Slaves of the One They Chose to Obey – A Family Torn Apart by Shinete Christina Maunze
Shinete Maunze was born into a small rural community in the Kwekwe district, Midland Province of Zimbabwe. Its an area of mixed Shona and Ndebele people, people who are not adverse to dealing with ancient traditions of witchcraft and the custom rituals that encompasses that occultism. Shinete converted to Christianity, a faith that is close to her heart, a faith however that has brought her into hostile friction with other members of her family who don’t hold her religious beliefs with the same fortitude as she does, opting to put their trust in the native occult practises of witchcraft stemming from their Zimbabwean roots. Today Shinete lives in Essex not far from London in the UK, with her husband, she’s a science teacher to secondary school students.
This is an emotive book that at times Shinete found difficult to write as it’s deeply personal, for it’s a book about the family conflicts that have engulfed the lives of several members of her family. At the heart of the family woes lies the contrasting beliefs of Christianity, the Catholic Church teachings, and necromantical trust of witchcraft sorcery that is endemically woven into the traditions of many African societies.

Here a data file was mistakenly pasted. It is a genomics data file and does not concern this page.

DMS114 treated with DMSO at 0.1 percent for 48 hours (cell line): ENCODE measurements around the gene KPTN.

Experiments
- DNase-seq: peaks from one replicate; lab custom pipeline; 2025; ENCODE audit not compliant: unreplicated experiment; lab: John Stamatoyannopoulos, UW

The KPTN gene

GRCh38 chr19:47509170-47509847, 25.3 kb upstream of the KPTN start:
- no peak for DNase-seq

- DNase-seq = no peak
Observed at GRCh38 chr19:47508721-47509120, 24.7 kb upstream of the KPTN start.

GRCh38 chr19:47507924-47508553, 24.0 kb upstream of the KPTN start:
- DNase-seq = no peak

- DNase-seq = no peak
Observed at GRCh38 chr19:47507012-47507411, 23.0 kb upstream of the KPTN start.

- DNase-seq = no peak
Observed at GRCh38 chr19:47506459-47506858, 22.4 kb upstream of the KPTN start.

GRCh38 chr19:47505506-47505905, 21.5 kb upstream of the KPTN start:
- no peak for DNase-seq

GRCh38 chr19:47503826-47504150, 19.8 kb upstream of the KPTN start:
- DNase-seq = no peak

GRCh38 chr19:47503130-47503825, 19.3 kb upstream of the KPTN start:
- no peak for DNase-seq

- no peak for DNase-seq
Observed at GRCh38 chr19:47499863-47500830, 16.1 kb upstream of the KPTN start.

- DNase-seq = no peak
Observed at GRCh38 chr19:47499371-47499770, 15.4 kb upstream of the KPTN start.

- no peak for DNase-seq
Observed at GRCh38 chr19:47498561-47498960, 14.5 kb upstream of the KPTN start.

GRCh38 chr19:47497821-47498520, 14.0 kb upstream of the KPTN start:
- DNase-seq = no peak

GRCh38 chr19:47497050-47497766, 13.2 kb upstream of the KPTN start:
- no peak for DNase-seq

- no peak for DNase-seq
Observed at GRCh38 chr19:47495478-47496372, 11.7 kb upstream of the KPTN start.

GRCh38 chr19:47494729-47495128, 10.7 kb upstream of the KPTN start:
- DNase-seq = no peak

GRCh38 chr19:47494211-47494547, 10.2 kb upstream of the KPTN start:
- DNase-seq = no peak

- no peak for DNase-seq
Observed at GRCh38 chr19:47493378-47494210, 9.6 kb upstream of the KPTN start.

The characters of Gloria, Lizzie, Meg, Charlie, Juliet, Chanel and Cohen are wonderfully portrayed and how Shinete has managed to knit them altogether in what I can only describe as an eye-opening book is a credit to her literary skills. The unexplained deaths, ritual murders add to the intenseness of the plot.
The book is peppered with scriptural references which Shinete has skilfully managed to strengthen her own spiritual beliefs over those of what she sees as ill-judged sorcery ways, ways that some of her family have adopted which has led to all the divisive tensions raging within her family. At the nub of this book persists differing opinions around Christian views and occultism rooted in witchcraft with its sorcery and mystery.
Whatever your views are surrounding these historic beliefs have a read of this fascinating book to see what Shinete has to say.